Tuesday, November 1st, 2022 (10 months ago)
I spent the 2022 summer as a Summer Internships in Parallel Computational Sciences (SIParCS) intern at the National Center for Atmospheric Research (NCAR) in Boulder, CO, working on Xarray. The advertisement for the project highlighted working on cloud-based remote sensing data workflows using Xarray – something that was intriguing to me as a geography Ph.D. student at the University of Utah who has spent many hours downloading and organizing data locally and on HPC servers. My prior experience with cloud-computing and cloud-hosted resources was very minimal; I’d heard people discuss cloud-hosted data and was somewhat familiar with the terms ‘AWS’, ‘S3 bucket’, ‘Zarr’, etc. but was otherwise unfamiliar with the landscape of cloud resources.
My previous graduate work helped me to develop some coding skills, which was how I first learned of and worked with Xarray. However, I felt fairly insecure in my coding knowledge and that I didn’t know much about how ‘real’ programmers worked or what ‘real’ code looked like. I largely avoided using GitHub, not understanding that in addition to making my life harder, this was keeping me isolated from a community of people working on similar problems who were often eager to share knowledge/experience and tips along the way.
A few months out, I’m grateful for the impactful experience I had this summer. I gained skills and experience writing more efficient code, incorporating version control into my work, and collaborating on GitHub. I also had the opportunity to begin writing my own software packages and learn how to access and work with cloud-hosted data. These all related to my main internship project which was to develop tutorials for working with remote sensing data using xarray with the goal of increasing the accessibility and user base of these datasets. Most of all, working with my mentors and getting to interact with other interns at NCAR made this experience feel more like fun than actual work and left me feeling motivated to continue developing my own skills and stay involved in the open-source software community.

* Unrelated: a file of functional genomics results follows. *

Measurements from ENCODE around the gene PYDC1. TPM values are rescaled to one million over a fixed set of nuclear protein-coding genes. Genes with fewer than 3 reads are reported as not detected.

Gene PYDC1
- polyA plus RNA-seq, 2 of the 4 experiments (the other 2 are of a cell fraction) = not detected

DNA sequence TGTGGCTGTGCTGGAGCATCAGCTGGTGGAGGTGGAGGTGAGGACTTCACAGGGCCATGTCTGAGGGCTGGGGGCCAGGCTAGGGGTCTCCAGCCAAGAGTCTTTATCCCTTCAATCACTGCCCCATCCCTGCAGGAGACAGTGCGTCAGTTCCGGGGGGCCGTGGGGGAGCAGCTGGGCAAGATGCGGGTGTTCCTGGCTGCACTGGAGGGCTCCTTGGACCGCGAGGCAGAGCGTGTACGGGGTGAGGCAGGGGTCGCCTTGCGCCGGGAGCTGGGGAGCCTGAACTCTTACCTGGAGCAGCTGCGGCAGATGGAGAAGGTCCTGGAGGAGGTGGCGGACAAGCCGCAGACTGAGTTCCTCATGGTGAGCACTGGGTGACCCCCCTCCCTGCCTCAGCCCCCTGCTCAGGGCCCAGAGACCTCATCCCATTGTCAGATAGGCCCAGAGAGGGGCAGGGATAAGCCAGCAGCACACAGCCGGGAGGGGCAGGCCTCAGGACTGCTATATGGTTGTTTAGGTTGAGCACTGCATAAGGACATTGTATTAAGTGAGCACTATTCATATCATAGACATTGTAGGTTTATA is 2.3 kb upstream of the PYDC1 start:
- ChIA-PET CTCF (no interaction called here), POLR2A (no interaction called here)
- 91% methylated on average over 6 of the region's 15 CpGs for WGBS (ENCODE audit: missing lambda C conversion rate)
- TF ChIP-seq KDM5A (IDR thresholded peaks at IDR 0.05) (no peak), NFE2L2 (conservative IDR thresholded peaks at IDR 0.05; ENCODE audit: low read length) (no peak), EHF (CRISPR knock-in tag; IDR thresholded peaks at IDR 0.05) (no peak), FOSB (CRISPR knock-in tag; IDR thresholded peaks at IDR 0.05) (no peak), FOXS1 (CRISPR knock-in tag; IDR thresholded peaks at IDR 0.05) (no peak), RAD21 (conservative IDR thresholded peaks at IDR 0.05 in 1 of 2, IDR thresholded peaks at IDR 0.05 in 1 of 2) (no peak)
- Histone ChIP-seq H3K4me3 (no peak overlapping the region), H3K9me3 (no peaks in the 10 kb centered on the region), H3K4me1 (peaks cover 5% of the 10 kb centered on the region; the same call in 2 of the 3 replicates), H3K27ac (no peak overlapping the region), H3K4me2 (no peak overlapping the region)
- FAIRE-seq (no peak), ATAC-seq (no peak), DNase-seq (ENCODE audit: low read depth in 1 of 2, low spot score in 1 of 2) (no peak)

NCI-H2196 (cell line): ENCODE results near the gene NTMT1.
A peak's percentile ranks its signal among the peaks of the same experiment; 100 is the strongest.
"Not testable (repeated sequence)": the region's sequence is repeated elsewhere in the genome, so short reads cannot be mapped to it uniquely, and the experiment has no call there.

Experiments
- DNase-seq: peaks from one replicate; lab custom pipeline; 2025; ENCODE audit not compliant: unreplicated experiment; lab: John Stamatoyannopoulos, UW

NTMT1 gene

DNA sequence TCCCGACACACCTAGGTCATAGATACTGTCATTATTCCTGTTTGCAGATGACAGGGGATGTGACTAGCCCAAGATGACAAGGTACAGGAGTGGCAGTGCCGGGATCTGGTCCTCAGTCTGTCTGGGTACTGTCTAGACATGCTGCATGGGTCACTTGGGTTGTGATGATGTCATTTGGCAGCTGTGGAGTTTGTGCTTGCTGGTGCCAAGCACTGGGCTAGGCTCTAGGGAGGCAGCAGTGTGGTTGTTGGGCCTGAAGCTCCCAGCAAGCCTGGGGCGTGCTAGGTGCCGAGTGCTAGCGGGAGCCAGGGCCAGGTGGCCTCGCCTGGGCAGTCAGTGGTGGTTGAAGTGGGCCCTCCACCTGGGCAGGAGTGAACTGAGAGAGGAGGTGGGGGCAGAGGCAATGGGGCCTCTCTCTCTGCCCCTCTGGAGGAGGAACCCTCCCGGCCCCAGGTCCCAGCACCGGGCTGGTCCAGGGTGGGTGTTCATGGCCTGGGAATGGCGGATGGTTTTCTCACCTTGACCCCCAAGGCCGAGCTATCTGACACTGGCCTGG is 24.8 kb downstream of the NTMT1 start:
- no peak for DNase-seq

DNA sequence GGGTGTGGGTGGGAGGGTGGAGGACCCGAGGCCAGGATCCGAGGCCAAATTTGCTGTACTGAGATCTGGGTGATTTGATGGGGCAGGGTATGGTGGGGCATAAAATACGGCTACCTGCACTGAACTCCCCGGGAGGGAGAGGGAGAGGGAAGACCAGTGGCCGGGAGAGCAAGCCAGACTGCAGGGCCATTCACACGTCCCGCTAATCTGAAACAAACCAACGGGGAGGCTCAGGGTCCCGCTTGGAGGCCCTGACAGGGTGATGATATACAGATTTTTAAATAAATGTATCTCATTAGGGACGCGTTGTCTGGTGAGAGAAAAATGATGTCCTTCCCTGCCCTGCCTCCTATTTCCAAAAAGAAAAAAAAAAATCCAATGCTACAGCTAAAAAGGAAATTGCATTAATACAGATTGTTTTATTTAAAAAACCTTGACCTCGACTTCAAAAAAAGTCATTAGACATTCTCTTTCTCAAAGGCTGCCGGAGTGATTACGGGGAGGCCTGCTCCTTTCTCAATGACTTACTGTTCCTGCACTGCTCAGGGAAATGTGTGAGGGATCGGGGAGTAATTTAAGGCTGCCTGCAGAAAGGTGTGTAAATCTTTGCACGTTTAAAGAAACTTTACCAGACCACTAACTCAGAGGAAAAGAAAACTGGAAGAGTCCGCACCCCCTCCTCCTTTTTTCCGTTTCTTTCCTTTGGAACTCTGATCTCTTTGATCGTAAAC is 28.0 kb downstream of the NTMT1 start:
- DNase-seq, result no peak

Most of my work this summer focused on developing educational resources to help remote sensing data users incorporate Xarray into their workflows. This project was motivated by recent increases in the availability of cloud-based datasets and computational tools, and in preparation for increasing data volume from missions like NISAR and SWOT. These advances are exciting because they offer the potential to democratize scientific participation and reduce barriers to entry related to computational and storage resources (Gentemann et al., 2021). Alongside these exciting developments is the need for accessible and informative educational resources that accompany data and tools.
The Jupyter Book tutorials each focus on a different remote sensing dataset and contain Jupyter Notebooks detailing common steps of a research workflow. They demonstrate working with global ice velocity measurements derived from a combination of optical and synthetic aperture radar (SAR) satellite imagery as well as SAR radiometric terrain corrected (RTC) backscatter imagery. These data make use of cloud-native processing chains and cover a range of cloud-native and traditional data types and the tutorials include examples of reading directly from object storage as well as working with data locally. In choosing these examples, we focused on time series datasets that lend themselves to working with Xarray and provide valuable information about Earth’s surface processes that can be used in a range of climate-related applications such as glacier dynamics, hydrology, hazards, and studies of vegetative cover and extent. Here are the two books I created: